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A couple of thoughts on a couple of comments

September 28, 2015

I do not know what the pope actually said in his in-flight comments about marriage (or even what language he spoke in) or what various listeners took his meanings to be, but a few thoughts on what was reported as having been said by the pope in the National Catholic Register might be useful for those trying to understand the deeper issues in play here.

In his response, Francis stressed that with [Mitis Iudex] he has closed the administrative path that could have led to divorce. “Those who think this is ‘Catholic divorce’ are wrong because this last document has closed the door to divorce by which it could have entered. It would have been easier with the administrative path,” he said.

I do not know what “administrative path” to divorce there was to close. The Church does not “do” divorces, administratively or otherwise, and annulments (even documentary cases) are judicial procedures. Also, civil divorce per se is not forbidden to Catholics. CCC 2383. Divorce followed by remarriage is what raises issues.

“[Mitis Iudex] facilitates the processes and the timing, but it is not divorce because marriage is indissoluble when it is a sacrament.”

Marriage is indissoluble by natural law itself (not by a ‘sacramental’ character). By this assertion canonists mean, in brief, that the parties cannot dissolve their marriage nor can the State. This stability is known (unhappily, in my opinion) as “intrinsic indissolubility”. There is still room, however, for some outside things to dissolve a merely intrinsically indissoluble marriage, notably, the Pauline Privilege and Petrine authority.

“And this the Church cannot change. It’s doctrine. It’s an indissoluble sacrament.”

The sacrament of matrimony enjoys the indissolubility of natural marriage and, in virtue of its sacramental character, it enjoys a “special firmness” (see Canon 1056). Thus, upon the exchange of consent to matrimony (here, marriage between two baptized people), that union is a sacrament and is not liable to, say, the Pauline Privilege, but it could still be dissolved by extraordinary papal intervention (a very rare occurrence). But, once a matrimonial union is “consummated” (something basically presumed after the wedding night, per Canon 1061), not even papal authority can dissolve it, a condition known as “extrinsic indissolubility.”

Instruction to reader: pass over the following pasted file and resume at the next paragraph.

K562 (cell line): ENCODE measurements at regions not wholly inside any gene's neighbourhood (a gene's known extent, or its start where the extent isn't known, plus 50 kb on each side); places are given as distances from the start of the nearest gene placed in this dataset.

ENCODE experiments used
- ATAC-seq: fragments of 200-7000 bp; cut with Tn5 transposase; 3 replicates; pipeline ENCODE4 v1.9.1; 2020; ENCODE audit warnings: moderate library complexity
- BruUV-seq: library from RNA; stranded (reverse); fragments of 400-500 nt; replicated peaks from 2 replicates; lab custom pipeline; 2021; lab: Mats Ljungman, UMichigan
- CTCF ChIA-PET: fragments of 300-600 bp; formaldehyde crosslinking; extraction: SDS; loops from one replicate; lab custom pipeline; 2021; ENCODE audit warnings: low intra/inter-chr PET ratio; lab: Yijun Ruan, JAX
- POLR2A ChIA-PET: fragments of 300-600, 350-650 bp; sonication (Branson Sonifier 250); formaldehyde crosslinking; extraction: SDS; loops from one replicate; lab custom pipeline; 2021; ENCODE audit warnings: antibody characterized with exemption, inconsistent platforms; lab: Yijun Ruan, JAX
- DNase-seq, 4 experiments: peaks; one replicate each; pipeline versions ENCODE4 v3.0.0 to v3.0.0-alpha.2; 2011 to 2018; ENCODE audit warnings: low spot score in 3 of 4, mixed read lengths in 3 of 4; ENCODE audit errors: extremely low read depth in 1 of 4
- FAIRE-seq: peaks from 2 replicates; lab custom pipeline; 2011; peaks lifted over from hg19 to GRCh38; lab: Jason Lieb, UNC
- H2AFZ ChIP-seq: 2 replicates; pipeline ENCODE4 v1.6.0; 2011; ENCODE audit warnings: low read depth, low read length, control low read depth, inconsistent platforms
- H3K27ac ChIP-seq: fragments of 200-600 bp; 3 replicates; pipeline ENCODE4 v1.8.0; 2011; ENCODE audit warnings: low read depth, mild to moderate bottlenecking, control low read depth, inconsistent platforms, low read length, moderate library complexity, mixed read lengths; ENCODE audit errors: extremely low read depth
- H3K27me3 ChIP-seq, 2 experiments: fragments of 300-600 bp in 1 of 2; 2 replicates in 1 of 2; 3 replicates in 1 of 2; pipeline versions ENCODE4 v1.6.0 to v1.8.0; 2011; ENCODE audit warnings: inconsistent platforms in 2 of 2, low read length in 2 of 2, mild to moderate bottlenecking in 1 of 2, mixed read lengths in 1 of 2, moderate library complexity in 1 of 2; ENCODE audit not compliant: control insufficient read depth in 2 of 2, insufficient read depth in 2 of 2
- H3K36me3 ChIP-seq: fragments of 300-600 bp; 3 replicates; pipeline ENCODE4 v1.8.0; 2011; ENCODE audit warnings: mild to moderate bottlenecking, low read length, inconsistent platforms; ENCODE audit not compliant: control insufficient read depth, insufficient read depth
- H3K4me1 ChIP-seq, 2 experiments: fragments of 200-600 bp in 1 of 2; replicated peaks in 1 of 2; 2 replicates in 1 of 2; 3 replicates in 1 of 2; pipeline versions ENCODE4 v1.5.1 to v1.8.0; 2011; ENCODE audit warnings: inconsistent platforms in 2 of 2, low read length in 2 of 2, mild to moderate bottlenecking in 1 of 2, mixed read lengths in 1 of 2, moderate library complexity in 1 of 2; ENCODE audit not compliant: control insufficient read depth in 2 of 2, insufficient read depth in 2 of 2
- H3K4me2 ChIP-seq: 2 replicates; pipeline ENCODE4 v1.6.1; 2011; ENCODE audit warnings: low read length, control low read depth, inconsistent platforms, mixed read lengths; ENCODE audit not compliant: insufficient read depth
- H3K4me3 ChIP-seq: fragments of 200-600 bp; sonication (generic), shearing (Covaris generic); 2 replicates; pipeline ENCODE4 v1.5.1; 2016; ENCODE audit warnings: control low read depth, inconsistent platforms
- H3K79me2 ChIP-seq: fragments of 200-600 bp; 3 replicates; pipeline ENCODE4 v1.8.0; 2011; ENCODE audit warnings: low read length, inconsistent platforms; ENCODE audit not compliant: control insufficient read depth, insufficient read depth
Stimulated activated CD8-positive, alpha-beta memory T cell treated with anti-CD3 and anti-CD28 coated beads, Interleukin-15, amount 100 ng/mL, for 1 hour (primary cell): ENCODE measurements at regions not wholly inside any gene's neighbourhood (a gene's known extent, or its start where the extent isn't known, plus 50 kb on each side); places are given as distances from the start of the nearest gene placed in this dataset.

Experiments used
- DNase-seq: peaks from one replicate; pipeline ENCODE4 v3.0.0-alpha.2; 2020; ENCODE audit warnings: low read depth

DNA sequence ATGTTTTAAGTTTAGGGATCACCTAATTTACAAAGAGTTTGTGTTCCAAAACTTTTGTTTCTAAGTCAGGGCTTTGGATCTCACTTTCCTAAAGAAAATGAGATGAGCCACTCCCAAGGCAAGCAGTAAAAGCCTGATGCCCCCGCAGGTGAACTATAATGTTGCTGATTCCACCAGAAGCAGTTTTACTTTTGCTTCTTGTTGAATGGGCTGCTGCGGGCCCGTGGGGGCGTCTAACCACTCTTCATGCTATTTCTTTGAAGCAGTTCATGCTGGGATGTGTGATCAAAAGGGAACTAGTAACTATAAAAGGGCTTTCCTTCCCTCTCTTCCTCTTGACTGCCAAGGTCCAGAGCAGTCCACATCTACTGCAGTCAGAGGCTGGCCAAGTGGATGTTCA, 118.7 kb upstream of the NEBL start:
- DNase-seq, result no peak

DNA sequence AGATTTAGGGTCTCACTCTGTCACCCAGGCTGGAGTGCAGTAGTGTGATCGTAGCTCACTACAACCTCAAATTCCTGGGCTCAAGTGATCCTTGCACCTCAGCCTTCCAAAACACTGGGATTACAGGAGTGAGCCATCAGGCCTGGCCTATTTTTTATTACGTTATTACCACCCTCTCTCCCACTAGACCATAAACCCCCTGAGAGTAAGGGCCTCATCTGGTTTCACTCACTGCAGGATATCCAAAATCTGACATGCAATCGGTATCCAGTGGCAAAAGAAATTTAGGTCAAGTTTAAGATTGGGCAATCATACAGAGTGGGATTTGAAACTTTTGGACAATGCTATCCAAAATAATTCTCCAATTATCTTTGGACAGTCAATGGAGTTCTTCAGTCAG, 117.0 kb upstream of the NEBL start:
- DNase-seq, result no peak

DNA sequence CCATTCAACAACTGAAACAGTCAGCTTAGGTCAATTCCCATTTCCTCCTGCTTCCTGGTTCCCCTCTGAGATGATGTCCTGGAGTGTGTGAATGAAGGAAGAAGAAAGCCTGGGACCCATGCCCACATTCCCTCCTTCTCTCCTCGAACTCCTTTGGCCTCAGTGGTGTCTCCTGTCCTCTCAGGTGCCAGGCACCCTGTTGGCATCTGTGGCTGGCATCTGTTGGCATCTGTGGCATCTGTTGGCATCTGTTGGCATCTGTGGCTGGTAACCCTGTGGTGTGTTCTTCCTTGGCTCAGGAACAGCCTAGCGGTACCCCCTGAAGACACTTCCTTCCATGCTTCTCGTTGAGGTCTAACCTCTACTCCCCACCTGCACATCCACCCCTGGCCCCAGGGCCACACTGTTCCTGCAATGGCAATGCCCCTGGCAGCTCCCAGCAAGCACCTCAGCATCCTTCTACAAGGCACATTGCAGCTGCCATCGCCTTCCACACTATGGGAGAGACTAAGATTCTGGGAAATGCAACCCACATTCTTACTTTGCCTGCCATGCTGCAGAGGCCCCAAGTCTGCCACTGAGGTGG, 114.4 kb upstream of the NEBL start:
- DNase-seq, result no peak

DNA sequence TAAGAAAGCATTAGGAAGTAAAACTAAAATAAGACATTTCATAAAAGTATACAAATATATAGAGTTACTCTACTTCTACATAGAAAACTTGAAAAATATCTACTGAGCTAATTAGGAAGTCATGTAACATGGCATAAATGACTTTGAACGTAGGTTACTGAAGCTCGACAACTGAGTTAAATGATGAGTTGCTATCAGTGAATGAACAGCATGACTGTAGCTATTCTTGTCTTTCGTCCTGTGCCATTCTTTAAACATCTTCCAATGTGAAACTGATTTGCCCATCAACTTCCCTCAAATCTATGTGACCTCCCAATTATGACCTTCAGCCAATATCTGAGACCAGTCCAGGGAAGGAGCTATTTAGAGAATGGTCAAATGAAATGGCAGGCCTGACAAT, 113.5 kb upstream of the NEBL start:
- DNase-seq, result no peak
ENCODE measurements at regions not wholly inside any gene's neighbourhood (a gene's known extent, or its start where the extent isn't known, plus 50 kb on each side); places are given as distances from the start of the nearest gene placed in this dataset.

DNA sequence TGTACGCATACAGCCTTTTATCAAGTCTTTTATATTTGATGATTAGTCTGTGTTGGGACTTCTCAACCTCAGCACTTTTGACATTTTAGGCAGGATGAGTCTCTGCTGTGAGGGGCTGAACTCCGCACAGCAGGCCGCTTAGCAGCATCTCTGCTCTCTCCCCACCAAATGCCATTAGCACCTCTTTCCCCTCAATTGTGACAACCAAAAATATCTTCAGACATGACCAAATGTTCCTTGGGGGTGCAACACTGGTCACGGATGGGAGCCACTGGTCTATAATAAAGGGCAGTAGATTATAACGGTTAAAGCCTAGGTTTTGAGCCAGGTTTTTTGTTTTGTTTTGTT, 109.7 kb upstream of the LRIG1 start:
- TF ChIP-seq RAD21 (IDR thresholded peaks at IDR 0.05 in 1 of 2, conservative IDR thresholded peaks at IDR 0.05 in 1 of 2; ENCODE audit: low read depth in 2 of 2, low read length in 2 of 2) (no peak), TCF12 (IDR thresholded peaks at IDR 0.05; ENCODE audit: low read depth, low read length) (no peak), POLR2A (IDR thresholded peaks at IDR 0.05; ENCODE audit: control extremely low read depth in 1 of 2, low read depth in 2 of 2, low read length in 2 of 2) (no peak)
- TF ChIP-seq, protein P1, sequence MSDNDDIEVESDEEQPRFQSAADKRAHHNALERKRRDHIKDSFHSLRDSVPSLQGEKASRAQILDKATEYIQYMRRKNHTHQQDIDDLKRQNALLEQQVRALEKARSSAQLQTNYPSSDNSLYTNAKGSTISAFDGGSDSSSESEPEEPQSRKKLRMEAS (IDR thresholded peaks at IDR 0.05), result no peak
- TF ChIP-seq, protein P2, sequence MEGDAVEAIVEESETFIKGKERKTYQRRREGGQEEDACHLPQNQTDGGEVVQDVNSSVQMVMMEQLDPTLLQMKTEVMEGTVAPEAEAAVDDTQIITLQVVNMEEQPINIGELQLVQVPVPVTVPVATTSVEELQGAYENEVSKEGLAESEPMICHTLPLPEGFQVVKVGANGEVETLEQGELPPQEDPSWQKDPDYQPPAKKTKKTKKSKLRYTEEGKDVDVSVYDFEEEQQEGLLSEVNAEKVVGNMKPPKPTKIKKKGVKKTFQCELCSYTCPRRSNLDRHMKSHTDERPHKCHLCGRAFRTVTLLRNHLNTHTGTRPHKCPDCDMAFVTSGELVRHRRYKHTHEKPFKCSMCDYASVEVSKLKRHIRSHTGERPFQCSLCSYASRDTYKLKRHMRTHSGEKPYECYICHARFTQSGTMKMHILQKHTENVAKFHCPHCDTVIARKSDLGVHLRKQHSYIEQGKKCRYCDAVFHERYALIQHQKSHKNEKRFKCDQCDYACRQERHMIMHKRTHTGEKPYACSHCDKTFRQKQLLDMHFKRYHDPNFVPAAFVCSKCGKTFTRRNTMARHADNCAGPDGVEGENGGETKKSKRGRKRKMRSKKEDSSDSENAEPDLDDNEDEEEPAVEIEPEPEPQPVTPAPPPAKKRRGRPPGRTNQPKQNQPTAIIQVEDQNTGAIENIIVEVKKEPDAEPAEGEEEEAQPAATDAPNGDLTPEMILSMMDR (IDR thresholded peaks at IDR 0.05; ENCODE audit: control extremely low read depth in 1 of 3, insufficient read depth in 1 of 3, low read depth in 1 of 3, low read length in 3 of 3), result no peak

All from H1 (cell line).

“There’s one [tribunal] sentence, then another sentence and after there’s an appeal, there’s the appeal then another appeal. It never ends,” [Francis] said.

A marriage thought to exist between two parties can currently be declared null after one trial and a confirmation of nullity by second instance. There are no required appeals after the one mandatory appeal, nor are there mandatory appeals after those appeals, etc. Parties do have a canonical right to appeal a second instance decision, and a few choose to exercise that right. A few examples of rare serial marriage appeals are analyzed in John Noonan, Power to Dissolve (1972), but the ‘never-ending marriage case’ is a myth used by some to ridicule the Church’s institutional efforts to defend marriage and reflects, moreover, an under-appreciation of what it means to say that “status of persons” cases are never res iudicata (Canon 1643-1644). Mitis does nothing, and could not do anything, to eliminate elective appeals of marriage cases beyond what canon law already does to stem pointless procedures (well, not without damaging the ability of canon law to function as a true legal system, it couldn’t.)

“The Pope noted that [mandatory appeal of first instance decisions is] not something essential to the process.”

The pope is correct and he eliminates mandatory second instance in Mitis. I, among others, have argued for this elimination for some time. Some impressive canonists hold otherwise.

Perhaps two points to take from the above might be that, whatever reforms to canon law of marriage are envisioned, reformers must understand that (a) canon law terminology reflects some profound doctrinal and juridical values, and (2) those discussing the canon law of marriage must know what those terms mean and don’t mean, as the case may be, for the discussion to be useful.

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